New study confirms soft drinks increases risk of stroke, dementia

A new study published in the journal of the American Heart Association and carried out by a team of researchers from Boston’s University School of Medicine has said that those who consume a can of artificially-sweetened drinks, known as diet soda or soft drinks, are three times more likely to suffer from stroke compared to non-drinkers.

The study notes that by consuming just one can of soft drink a day, the risk of suffering from a deadly stroke.

Also linked to the consumption of soft drink, according to the study, is the risk of developing Alzheimer’s disease.

Before arriving at the conclusion, the study analysed 10 years’ worth of data from a sample of more than 4,300 people.

“Drinking at least one artificially sweetened beverage daily was associated with almost three times the risk of developing stroke or dementia, compared to those who drank artificially sweetened beverages less than once a week,” the research read.

“After adjustments for age, sex, education (for analysis of dementia), calorific intake, diet quality, physical activity and smoking, higher recent and higher cumulative intake of artificially sweetened soft drinks were associated with an increased risk of ischaemic stroke, all-cause dementia and Alzheimer’s disease dementia.”

“To our knowledge, our study is the first to report an association between daily intake of artificially sweetened soft drink and increased risk of both all-cause dementia and dementia because of Alzheimer’s disease,” the co-authors added.

The notion that soft drinks contain substantially minimal quantities of calories because they use artificial sweeteners instead of sugar is misleading; this is because these sweeteners are sometimes thousand times more sweeter than sugar and may lead to weight gain and the risk of developing type 2 diabetes, scientists have argued.

“A lot of people assume they must be healthy choices because they are not sugared beverages, but the critical thing for people to understand is we don’t have the evidence,” Prof. Susan Swithers, from the US’s Purdue University told the BBC.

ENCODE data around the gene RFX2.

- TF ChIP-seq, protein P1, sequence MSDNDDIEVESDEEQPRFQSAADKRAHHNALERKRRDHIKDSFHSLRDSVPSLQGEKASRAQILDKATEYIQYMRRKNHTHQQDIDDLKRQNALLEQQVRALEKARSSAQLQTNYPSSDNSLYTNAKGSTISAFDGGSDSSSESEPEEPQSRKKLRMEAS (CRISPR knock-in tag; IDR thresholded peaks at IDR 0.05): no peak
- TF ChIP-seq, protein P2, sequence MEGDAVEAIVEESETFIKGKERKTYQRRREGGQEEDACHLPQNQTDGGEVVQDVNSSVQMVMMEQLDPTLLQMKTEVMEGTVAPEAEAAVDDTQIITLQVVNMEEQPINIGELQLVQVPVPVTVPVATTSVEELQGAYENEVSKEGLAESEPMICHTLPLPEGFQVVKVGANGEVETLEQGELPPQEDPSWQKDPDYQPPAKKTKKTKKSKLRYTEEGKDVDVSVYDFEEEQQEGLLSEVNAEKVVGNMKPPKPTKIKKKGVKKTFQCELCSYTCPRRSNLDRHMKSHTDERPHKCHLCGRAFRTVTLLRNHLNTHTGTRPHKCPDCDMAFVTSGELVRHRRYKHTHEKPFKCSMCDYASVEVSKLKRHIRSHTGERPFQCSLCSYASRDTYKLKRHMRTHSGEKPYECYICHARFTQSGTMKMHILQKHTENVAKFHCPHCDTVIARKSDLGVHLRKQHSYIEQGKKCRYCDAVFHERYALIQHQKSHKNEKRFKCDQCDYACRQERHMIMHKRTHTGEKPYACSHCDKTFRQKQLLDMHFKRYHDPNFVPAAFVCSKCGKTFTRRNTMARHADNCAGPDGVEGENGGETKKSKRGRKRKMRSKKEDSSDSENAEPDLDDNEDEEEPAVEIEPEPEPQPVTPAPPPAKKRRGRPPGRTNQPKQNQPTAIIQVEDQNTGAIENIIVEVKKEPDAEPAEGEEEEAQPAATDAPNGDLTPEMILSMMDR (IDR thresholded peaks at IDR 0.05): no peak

Typically, the different types of sweeteners used in diet drinks range from Aspartame, Saccharine and Stevia. Aspartame is the sweetener most used in diet drinks, and is also the most controversial.

At 200 times sweeter than sugar, it is used right across the world as a sugar substitute, including cereal, chewing gum and lollies.

“Diet drinks, despite having zero sugar and hardly any calories, actually taste far sweeter than regular soft-drinks,” nutritionist Kristen Beck told

“The problem is that the human brain aren’t set up to be able to deal with the intensely-sweet, zero-calorie version of sweetness that artificial sweeteners provide.”

“Artificial sweeteners provide an intensely sweet taste without any calories which can actually cause you to crave more sweet foods and drinks,” Ms Beck said.

“In turn, the sweetness drive you to eat more kilojoules from sweet foods and drinks than you normally would.

“While sugar signals a positive feeling of reward, artificial sweeteners may not be an effective way to manage a craving for sweets.

“Artificial sweeteners trigger insulin, which sends your body into fat storage mode and leads to weight gain,” Brooke Alpert, author of The Sugar Detox said.

According to Prof. Swithers, ingesting sweeteners also obstructs the way the body deals with real sugar when it’s consumed again.

“We think the diet sodas may be bad because they make it hard to deal with the sugar you are consuming,” she said.

“When the animals get real sugar they’re not as good at processing it, their hormonal responses get blunted, their blood sugar levels go up and it leads to weight gain.”